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The best new gear for DJs and producers from NAMM 2020

The NAMM Show is the music-making world's time to shine, showing off new kit, studio gear, software updates and oddities to thrill, shock and confuse in equal measure. This year saw huge announcements from Denon DJ, Pioneer DJ, Korg, Universal Audio, Akai, Behringer and many, many more. We've picked a handful of our fave announcements to get you excited and inspired for 2020 – including waiting 40 years for a remake of ARP2600 and two come at once. Classic. 

 

Korg Wavestate / ARP2600 / MS20 FS

Korg were one of the first to jump on the new year new gear bandwagon with the Wavestate, something of a remake of the original Wavestation, a classic vector synth from the ’90s. Built in a familiar form, the Wavestate looks similar to the popular analogue Minilogue and Monologue synths, but is fully digital, with 64-voice polyphony over four layers. At £699, it’s more expensive than Korg’s recent synth output, but is a lot more flexible

The Japanese company also had a huge announcement in the form of a remake of the classic ARP2600, slightly overshadowed by Behringer announcing the same thing a few days later. Korg’s offering isn’t cheap – at £3,200 – but Behringer are yet to reveal the price of their clone, but we’d take a punt that it’s significantly cheaper. Korg have also released a full-size remake of their classic MS20 mono synth, nearly seven years after the first mini rebirth.

Pioneer DJ DJM-V10 Mixer

While the nxs range has been the focus of Pioneer DJ’s flagship output for a while now, they dropped something completely different for NAMM in the form of the six-channel V10 mixer. Along with the two extra channels, the mixer also features a three-band isolator on the masters – the channels are upgraded to four-band EQs –  a new effect called Shimmer, the ability to re-route FX into unused channels, re-designed EQ, new filter and Built-in FX and more. Watch our video first look of the V10 here – it can be yours for £2,700.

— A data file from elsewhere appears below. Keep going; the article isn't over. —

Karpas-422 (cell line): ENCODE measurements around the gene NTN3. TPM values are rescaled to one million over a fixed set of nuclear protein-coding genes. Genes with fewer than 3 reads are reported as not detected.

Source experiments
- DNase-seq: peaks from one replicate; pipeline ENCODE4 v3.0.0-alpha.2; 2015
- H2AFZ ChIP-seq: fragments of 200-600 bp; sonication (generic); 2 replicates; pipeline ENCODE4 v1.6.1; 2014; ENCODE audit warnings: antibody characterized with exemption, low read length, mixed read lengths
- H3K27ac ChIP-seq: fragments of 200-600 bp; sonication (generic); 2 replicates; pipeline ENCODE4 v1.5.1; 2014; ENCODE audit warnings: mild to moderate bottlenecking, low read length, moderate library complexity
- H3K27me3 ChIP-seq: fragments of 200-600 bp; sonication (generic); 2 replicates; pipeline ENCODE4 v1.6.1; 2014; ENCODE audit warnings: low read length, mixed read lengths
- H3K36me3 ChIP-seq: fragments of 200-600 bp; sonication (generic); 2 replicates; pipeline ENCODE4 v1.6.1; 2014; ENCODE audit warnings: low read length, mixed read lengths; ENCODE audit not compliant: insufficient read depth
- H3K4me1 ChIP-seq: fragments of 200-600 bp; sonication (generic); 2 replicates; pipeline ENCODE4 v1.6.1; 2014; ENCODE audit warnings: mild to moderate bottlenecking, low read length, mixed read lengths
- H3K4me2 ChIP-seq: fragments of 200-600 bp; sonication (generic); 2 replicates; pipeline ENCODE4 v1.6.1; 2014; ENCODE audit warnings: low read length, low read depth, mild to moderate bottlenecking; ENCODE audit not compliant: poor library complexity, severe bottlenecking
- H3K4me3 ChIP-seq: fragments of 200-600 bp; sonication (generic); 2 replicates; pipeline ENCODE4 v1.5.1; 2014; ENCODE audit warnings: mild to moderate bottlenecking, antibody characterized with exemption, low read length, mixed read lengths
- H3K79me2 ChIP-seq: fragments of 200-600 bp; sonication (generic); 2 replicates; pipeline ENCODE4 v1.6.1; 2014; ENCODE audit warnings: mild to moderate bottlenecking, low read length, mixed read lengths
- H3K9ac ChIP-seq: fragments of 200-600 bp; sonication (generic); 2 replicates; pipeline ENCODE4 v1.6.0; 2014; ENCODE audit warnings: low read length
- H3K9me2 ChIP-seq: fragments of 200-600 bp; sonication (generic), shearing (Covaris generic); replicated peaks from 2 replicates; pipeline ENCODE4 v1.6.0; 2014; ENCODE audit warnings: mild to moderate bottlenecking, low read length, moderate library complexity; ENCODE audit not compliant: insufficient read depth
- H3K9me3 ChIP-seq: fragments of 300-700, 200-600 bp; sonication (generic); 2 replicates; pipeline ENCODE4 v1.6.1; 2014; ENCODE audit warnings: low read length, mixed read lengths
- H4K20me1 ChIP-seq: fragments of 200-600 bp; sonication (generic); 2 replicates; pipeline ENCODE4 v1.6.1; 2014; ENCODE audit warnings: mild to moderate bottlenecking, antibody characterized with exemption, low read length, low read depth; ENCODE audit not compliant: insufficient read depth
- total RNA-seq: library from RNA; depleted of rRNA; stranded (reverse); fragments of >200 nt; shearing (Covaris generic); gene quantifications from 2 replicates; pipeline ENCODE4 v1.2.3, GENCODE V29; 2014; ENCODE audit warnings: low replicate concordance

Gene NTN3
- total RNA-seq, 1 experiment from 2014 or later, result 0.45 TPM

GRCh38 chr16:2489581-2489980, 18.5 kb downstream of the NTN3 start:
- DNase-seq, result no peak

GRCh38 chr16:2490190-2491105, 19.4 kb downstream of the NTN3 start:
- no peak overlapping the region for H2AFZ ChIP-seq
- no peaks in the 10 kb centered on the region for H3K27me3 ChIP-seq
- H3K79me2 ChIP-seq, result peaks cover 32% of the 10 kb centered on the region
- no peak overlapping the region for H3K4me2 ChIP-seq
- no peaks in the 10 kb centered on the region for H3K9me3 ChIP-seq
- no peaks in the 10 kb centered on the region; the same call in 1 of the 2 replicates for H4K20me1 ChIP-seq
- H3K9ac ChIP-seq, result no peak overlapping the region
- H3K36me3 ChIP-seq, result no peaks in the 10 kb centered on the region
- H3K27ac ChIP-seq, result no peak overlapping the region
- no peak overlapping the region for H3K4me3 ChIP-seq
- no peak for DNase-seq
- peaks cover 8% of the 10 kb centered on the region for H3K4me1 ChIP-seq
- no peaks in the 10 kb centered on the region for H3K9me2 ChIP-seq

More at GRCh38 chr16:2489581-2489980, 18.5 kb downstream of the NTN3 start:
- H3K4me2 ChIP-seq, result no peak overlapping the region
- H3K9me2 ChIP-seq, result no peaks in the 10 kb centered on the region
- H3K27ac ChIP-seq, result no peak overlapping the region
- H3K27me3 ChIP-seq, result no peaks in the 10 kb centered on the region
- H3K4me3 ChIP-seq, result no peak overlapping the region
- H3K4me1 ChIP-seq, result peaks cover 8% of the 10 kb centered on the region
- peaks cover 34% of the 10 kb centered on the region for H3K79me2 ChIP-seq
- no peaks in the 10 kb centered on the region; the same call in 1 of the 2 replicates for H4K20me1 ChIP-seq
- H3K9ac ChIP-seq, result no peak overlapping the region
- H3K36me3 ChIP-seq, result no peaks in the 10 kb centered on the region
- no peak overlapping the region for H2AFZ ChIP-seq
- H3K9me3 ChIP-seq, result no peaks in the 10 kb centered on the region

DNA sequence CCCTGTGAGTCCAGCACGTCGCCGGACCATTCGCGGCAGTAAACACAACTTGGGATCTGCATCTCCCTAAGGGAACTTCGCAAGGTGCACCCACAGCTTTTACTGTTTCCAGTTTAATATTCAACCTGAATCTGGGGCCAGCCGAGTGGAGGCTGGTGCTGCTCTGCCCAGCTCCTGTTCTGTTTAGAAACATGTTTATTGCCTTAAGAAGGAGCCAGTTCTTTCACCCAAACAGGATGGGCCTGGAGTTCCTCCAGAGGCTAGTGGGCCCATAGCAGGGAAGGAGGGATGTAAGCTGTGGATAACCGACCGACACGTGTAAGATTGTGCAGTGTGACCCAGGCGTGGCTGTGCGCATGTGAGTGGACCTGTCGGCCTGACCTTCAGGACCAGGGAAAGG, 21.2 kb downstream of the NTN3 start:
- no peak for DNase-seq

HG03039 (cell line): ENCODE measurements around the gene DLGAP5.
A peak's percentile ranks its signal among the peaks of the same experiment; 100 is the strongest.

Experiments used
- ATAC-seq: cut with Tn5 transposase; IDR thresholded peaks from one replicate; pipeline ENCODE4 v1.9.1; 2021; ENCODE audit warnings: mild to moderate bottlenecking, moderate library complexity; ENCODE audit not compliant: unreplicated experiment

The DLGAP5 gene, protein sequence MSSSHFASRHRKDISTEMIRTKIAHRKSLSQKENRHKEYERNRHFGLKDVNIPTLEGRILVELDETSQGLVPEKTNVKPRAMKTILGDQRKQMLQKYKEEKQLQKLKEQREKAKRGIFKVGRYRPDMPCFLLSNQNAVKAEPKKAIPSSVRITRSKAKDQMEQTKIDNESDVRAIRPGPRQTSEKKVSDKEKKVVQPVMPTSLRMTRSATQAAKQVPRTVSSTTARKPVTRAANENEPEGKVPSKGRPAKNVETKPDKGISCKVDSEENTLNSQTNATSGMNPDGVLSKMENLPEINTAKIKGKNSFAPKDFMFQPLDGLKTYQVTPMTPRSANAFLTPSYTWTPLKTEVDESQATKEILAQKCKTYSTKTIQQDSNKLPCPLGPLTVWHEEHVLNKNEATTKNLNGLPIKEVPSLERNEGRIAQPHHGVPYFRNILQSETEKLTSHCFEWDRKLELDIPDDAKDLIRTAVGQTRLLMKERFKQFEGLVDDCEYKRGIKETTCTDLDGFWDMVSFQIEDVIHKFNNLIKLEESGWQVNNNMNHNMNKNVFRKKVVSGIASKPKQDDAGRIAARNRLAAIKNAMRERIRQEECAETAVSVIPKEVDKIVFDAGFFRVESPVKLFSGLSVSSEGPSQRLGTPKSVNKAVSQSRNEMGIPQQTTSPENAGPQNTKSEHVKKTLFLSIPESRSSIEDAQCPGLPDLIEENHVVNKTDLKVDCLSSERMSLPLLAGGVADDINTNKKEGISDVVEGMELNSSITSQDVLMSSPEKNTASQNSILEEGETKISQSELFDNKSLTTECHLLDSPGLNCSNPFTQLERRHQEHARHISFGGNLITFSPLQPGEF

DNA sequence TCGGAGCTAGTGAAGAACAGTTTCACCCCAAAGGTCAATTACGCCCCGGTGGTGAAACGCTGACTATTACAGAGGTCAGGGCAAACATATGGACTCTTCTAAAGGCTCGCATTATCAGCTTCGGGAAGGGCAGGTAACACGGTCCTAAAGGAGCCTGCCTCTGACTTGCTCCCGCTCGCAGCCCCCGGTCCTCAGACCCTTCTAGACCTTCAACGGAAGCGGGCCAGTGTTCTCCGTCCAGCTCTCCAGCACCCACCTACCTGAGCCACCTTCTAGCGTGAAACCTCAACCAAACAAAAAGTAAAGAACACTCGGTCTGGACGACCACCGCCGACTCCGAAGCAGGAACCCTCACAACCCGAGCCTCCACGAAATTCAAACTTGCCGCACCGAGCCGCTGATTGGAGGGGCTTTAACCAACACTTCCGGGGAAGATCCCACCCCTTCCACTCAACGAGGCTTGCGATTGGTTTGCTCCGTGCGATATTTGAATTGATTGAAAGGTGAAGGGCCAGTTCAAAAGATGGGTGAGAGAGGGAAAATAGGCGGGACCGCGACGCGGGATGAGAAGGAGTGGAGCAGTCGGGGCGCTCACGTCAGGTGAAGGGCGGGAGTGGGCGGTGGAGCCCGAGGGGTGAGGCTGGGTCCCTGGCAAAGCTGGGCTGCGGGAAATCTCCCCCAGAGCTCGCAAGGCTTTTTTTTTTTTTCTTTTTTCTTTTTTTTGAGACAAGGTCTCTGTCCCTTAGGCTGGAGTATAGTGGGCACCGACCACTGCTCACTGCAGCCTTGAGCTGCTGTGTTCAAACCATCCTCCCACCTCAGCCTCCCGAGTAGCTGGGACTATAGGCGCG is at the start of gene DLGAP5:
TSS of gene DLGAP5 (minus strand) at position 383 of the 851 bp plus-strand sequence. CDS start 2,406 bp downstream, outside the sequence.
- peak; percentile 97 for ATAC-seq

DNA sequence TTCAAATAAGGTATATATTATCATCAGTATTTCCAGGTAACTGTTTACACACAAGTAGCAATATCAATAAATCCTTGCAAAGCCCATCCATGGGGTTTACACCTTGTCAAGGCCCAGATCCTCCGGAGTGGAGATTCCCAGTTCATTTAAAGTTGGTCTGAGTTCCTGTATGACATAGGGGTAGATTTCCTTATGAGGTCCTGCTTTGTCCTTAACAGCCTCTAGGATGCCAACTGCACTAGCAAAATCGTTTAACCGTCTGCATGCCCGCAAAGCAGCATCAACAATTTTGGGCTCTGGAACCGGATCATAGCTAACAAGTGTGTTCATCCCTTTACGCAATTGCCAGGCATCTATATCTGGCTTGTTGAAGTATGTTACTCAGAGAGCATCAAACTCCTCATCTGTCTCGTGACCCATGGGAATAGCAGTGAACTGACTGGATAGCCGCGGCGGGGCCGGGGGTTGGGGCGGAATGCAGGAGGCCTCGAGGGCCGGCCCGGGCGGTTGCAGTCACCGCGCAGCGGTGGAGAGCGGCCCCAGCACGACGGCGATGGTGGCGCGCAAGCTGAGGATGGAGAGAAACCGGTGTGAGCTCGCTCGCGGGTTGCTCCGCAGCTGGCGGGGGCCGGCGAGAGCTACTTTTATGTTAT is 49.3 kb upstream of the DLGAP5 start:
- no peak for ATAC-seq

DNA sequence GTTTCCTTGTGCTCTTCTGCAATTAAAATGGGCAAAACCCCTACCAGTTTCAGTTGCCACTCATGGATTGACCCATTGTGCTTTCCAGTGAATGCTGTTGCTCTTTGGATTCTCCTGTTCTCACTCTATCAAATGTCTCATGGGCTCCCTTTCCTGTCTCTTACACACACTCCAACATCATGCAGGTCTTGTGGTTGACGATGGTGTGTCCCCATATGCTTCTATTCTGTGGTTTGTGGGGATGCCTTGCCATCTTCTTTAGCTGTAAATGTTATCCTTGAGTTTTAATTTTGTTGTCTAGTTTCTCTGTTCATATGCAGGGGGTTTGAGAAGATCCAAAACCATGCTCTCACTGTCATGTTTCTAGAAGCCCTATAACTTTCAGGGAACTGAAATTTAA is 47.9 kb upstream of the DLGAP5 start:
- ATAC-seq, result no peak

Behringer System-100 / ARP2600 / RD6

You’d be forgiven for completely losing track of all the remakes Behringer have announced, with a whole other host of classic kit rumoured, and NAMM has been another busy period for the German company. With a new 606 clone – the RD-6 – to accompany the RD-3 303 clone, Behringer have also added a range of Eurorack modules to their seemingly endless product list. Remaking Roland’s legendary System-100 range, the new product line even shares the same name. THere’s no word on price, but modules are expected to cost between $49 and $99. And just when you thought they were done, Behringer also announced a close of the ARP2600, mere days after Korg’s big reveal. Cheeky. 

Again, no price yet but we’re expecting it to come in at well under the £3,200 price tag of Korg’s version.

Denon DJ PRIME Range

Denon DJ’s PRIME range is quietly whipping up a storm with innovative features across their SC player, all-in-one units and portable DJ devices. NAMM was a huge period for the inMusic brand, releasing a total of four new Denon DJ products – the SC6000 PRIME player, X1850 mixer, PRIME 2 two-channel all-in-one unit and the surprise Denon DJ PRIME GO, a portable, battery-powered DJ device for wireless mixing. The list of features is extensive across all products, so make sure you check our individual news stories, but it’s safe to say while the SC5000 and X1800 mixer impressed us first time around, the SC6000 is a much more mature device, with the Engine OS and Engine PRIME software all improving substantially. Denon DJ’s roadmap for their DJ products is impressive and may finally see a genuine contender to Pioneer DJ. As always when industry standards are challenged, it’s the consumers who benefit so we’re looking forward to more innovation and lower prices.

Akai MPC One

Akai Pro’s continued revamp of the MPC range, with last year’s Live and X building on the standalone legacy of the range. This year, they added to the line with the One, their cheapest standalone yet. Featuring the same OS as other standalone MPCs, the One does away with battery power to drop the price, but also adds more hands-on control than the popular Live. With 4GB storage – 2GB of which is loaded with in-built samples – it’s a lot less than previous units, but its USB and SD card storage slots can upgrade the size quite easily. A top-quality option for producers looking to get away from the laptop screen.